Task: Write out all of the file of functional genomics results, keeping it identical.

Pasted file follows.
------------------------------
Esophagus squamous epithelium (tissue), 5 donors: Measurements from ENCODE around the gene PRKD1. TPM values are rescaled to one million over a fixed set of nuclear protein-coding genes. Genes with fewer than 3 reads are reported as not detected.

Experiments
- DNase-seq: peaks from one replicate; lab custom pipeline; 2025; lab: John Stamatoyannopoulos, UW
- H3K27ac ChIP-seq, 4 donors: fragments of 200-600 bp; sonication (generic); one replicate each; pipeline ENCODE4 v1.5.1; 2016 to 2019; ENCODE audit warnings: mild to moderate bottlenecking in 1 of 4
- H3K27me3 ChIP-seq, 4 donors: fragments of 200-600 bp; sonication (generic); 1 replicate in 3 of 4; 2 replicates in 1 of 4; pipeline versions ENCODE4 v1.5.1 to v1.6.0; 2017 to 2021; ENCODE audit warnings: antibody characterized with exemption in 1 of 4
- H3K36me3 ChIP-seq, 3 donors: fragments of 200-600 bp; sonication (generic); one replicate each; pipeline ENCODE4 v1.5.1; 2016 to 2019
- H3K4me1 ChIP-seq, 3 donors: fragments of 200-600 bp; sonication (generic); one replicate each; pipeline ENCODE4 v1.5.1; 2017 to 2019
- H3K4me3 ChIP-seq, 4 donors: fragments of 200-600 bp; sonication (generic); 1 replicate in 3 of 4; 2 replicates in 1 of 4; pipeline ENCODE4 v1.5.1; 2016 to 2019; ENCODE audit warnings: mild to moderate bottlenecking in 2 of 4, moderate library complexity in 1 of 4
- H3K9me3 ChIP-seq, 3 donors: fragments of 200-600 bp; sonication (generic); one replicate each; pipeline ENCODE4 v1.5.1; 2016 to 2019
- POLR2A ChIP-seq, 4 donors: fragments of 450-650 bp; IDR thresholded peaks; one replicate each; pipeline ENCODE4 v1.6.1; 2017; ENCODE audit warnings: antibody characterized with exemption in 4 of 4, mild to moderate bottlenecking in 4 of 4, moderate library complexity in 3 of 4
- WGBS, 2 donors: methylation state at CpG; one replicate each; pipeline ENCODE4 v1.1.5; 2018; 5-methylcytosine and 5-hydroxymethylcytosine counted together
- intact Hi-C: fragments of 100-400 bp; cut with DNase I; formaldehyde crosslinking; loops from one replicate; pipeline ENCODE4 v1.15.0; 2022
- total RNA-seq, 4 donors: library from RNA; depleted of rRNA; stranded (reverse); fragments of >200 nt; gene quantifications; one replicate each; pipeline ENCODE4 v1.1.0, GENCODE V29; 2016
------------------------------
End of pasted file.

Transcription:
Esophagus squamous epithelium (tissue), 5 donors: Measurements from ENCODE around the gene PRKD1. TPM values are rescaled to one million over a fixed set of nuclear protein-coding genes. Genes with fewer than 3 reads are reported as not detected.

Experiments
- DNase-seq: peaks from one replicate; lab custom pipeline; 2025; lab: John Stamatoyannopoulos, UW
- H3K27ac ChIP-seq, 4 donors: fragments of 200-600 bp; sonication (generic); one replicate each; pipeline ENCODE4 v1.5.1; 2016 to 2019; ENCODE audit warnings: mild to moderate bottlenecking in 1 of 4
- H3K27me3 ChIP-seq, 4 donors: fragments of 200-600 bp; sonication (generic); 1 replicate in 3 of 4; 2 replicates in 1 of 4; pipeline versions ENCODE4 v1.5.1 to v1.6.0; 2017 to 2021; ENCODE audit warnings: antibody characterized with exemption in 1 of 4
- H3K36me3 ChIP-seq, 3 donors: fragments of 200-600 bp; sonication (generic); one replicate each; pipeline ENCODE4 v1.5.1; 2016 to 2019
- H3K4me1 ChIP-seq, 3 donors: fragments of 200-600 bp; sonication (generic); one replicate each; pipeline ENCODE4 v1.5.1; 2017 to 2019
- H3K4me3 ChIP-seq, 4 donors: fragments of 200-600 bp; sonication (generic); 1 replicate in 3 of 4; 2 replicates in 1 of 4; pipeline ENCODE4 v1.5.1; 2016 to 2019; ENCODE audit warnings: mild to moderate bottlenecking in 2 of 4, moderate library complexity in 1 of 4
- H3K9me3 ChIP-seq, 3 donors: fragments of 200-600 bp; sonication (generic); one replicate each; pipeline ENCODE4 v1.5.1; 2016 to 2019
- POLR2A ChIP-seq, 4 donors: fragments of 450-650 bp; IDR thresholded peaks; one replicate each; pipeline ENCODE4 v1.6.1; 2017; ENCODE audit warnings: antibody characterized with exemption in 4 of 4, mild to moderate bottlenecking in 4 of 4, moderate library complexity in 3 of 4
- WGBS, 2 donors: methylation state at CpG; one replicate each; pipeline ENCODE4 v1.1.5; 2018; 5-methylcytosine and 5-hydroxymethylcytosine counted together
- intact Hi-C: fragments of 100-400 bp; cut with DNase I; formaldehyde crosslinking; loops from one replicate; pipeline ENCODE4 v1.15.0; 2022
- total RNA-seq, 4 donors: library from RNA; depleted of rRNA; stranded (reverse); fragments of >200 nt; gene quantifications; one replicate each; pipeline ENCODE4 v1.1.0, GENCODE V29; 2016